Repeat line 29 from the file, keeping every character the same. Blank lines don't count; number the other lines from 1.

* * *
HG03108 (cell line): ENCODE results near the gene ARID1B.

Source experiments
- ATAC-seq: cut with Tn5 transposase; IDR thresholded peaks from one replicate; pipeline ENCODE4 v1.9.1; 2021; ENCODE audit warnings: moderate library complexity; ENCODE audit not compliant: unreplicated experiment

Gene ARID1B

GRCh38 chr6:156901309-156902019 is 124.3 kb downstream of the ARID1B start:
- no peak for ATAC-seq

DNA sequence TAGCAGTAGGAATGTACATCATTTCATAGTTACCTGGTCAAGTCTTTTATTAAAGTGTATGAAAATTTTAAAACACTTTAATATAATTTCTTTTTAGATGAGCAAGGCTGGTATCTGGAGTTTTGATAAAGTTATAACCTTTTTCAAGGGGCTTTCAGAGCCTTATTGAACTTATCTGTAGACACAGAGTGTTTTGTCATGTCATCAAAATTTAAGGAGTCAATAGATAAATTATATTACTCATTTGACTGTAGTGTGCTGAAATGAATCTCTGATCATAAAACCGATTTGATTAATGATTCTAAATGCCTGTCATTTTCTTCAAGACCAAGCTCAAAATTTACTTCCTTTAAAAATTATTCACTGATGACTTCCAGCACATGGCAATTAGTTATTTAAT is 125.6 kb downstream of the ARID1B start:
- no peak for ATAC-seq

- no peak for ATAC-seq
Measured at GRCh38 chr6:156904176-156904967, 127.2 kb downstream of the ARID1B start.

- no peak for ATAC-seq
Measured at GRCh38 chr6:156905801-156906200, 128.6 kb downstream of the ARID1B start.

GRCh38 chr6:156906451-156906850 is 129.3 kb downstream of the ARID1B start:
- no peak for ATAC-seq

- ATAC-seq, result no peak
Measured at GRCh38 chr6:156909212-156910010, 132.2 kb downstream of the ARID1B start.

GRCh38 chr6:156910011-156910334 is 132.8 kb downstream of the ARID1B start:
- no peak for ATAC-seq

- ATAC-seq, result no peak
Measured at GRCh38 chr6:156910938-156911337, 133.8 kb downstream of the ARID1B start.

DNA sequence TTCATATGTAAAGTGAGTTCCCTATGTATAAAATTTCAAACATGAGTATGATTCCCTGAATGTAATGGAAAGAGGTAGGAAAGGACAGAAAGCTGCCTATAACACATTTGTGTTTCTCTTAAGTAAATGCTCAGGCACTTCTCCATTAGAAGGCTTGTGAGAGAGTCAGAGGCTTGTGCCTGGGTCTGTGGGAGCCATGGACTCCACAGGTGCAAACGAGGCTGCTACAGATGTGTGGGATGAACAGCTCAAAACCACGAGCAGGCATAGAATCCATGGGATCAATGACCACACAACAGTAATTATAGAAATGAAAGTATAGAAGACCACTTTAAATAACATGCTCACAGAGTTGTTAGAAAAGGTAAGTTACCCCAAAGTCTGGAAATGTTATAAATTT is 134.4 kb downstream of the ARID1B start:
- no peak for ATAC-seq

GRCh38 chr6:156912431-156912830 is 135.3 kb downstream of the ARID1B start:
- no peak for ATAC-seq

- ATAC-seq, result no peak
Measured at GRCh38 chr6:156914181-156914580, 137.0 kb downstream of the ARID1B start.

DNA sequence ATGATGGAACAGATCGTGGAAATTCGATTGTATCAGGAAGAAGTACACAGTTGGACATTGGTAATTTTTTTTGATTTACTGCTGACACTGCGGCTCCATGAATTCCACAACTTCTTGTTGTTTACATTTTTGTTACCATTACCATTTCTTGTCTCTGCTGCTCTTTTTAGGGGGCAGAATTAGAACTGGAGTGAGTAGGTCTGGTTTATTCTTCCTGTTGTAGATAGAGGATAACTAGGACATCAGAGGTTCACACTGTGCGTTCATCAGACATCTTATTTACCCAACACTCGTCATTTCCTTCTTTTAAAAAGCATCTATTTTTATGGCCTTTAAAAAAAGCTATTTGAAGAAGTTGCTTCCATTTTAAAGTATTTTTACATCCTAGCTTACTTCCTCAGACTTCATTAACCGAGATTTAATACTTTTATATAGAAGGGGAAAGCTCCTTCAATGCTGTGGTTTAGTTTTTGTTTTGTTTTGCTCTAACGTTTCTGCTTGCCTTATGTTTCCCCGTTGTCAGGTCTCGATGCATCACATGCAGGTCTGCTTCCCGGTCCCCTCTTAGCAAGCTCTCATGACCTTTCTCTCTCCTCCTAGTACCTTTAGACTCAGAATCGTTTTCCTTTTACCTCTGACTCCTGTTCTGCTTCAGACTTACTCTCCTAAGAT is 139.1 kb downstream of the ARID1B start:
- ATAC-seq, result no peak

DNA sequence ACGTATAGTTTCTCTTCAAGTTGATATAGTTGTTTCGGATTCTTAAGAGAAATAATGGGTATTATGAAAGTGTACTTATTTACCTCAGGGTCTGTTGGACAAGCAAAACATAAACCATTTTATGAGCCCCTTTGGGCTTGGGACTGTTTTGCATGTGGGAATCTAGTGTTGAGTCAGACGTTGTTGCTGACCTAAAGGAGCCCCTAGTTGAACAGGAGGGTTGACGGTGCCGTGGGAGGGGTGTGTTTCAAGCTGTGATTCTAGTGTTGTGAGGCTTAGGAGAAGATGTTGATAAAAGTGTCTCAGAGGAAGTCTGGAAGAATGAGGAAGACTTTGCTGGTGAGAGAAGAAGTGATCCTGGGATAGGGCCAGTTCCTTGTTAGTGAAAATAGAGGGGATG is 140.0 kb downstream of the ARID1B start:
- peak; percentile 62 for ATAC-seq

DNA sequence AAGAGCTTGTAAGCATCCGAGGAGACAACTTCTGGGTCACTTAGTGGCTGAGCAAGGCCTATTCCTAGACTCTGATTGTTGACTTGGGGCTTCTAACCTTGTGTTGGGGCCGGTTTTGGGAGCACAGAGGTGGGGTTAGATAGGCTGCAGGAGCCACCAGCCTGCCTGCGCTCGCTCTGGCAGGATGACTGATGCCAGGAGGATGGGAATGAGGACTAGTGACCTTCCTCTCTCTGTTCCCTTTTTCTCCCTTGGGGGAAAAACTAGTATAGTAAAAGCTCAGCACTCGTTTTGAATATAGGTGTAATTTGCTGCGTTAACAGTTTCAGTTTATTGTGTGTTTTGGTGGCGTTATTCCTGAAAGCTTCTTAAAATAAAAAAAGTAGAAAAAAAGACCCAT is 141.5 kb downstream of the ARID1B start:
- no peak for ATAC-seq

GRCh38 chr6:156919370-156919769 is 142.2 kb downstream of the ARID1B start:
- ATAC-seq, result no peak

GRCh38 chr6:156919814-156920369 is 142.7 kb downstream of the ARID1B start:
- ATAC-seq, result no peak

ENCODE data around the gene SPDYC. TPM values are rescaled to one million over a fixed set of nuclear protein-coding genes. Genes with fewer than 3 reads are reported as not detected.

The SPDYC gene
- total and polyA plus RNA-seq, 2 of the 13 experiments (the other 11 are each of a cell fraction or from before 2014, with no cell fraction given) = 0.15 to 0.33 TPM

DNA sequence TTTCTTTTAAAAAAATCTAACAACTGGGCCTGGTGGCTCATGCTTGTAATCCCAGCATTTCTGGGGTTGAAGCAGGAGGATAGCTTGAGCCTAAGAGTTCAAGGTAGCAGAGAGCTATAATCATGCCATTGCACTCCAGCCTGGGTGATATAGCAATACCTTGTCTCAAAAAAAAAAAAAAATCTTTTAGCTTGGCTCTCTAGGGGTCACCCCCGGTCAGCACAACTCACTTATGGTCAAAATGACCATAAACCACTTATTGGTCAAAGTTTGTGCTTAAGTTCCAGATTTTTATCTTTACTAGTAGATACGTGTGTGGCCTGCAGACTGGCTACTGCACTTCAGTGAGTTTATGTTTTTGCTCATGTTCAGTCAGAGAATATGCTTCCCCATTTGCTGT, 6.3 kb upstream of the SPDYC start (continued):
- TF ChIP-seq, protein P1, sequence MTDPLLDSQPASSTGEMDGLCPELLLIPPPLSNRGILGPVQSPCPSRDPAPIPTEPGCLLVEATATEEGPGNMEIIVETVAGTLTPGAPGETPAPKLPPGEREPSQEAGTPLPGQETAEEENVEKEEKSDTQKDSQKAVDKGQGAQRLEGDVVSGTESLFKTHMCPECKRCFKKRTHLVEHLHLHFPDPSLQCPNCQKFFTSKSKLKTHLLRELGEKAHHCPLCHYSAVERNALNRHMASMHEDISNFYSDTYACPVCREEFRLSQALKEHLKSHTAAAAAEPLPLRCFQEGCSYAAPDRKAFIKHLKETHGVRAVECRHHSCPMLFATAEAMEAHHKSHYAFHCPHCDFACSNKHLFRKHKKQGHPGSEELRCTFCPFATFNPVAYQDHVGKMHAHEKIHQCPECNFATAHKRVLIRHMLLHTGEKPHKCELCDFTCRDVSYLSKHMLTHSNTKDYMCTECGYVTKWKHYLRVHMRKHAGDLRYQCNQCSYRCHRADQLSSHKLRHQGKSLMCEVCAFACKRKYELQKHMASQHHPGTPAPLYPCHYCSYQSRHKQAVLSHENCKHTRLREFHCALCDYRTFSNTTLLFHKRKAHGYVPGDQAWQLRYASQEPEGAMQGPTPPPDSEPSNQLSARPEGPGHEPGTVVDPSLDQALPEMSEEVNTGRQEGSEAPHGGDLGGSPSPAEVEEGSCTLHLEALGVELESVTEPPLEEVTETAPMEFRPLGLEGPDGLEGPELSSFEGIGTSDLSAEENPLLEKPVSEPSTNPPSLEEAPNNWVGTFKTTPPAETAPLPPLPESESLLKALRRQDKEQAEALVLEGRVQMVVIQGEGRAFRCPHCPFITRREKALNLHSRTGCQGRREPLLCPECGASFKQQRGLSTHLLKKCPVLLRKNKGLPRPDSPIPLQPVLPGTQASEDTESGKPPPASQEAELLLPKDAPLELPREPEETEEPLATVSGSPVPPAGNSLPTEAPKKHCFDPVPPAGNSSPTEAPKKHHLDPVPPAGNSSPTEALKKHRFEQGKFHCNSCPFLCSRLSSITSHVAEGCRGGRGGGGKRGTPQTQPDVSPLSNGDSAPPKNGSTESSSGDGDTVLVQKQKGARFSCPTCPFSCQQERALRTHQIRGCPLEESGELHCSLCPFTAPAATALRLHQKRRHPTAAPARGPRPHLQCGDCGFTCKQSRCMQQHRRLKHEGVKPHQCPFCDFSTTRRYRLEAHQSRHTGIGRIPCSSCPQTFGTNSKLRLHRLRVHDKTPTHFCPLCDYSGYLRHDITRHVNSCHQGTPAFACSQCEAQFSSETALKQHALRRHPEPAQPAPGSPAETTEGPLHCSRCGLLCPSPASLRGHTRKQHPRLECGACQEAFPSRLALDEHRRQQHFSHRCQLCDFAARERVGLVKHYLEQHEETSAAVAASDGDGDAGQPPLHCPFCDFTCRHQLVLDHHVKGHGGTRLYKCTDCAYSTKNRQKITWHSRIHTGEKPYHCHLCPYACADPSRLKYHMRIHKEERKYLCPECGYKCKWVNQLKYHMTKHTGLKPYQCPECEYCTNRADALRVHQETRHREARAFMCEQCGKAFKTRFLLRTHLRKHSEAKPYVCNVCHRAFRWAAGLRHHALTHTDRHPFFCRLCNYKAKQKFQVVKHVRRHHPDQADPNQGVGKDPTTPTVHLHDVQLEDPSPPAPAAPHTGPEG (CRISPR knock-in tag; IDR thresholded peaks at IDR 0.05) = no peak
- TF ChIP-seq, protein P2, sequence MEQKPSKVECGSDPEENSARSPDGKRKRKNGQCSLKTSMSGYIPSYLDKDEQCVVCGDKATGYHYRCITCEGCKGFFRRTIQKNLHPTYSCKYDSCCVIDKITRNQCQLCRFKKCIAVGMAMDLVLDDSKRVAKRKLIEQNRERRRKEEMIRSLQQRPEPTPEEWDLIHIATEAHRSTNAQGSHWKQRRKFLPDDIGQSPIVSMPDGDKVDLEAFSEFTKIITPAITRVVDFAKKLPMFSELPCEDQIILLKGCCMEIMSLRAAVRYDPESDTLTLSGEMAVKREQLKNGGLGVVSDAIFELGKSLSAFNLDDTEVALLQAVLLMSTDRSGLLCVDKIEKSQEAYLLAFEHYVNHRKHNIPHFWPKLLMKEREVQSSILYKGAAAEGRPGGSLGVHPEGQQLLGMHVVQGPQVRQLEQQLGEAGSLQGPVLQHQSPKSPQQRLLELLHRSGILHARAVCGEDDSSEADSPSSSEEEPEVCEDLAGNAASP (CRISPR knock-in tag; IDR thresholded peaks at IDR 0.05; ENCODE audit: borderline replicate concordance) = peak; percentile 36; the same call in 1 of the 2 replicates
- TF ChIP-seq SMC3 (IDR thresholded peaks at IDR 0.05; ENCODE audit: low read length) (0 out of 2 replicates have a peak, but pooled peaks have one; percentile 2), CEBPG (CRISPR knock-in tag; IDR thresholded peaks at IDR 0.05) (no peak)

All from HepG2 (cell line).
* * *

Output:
DNA sequence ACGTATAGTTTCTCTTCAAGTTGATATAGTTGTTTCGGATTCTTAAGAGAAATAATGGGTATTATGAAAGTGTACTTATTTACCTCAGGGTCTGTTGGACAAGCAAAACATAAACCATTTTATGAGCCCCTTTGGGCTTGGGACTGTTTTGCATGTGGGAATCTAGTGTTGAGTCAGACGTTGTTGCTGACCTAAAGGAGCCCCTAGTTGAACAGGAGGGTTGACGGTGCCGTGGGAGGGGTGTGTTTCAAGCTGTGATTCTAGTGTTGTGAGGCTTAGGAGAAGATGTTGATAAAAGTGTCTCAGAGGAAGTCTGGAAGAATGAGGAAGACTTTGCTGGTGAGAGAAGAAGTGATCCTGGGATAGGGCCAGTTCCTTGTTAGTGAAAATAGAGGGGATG is 140.0 kb downstream of the ARID1B start: